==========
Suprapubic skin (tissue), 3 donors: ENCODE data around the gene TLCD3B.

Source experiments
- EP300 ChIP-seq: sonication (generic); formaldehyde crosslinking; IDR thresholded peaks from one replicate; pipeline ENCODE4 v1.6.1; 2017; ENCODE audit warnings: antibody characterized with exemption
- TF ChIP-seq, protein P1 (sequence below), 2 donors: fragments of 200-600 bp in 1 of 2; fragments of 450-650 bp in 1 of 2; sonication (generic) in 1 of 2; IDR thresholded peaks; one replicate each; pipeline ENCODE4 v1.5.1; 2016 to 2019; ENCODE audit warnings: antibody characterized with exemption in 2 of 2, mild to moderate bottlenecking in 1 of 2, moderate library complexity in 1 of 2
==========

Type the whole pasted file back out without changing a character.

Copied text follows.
Suprapubic skin (tissue), 3 donors: ENCODE data around the gene TLCD3B.

Source experiments
- EP300 ChIP-seq: sonication (generic); formaldehyde crosslinking; IDR thresholded peaks from one replicate; pipeline ENCODE4 v1.6.1; 2017; ENCODE audit warnings: antibody characterized with exemption
- TF ChIP-seq, protein P1 (sequence below), 2 donors: fragments of 200-600 bp in 1 of 2; fragments of 450-650 bp in 1 of 2; sonication (generic) in 1 of 2; IDR thresholded peaks; one replicate each; pipeline ENCODE4 v1.5.1; 2016 to 2019; ENCODE audit warnings: antibody characterized with exemption in 2 of 2, mild to moderate bottlenecking in 1 of 2, moderate library complexity in 1 of 2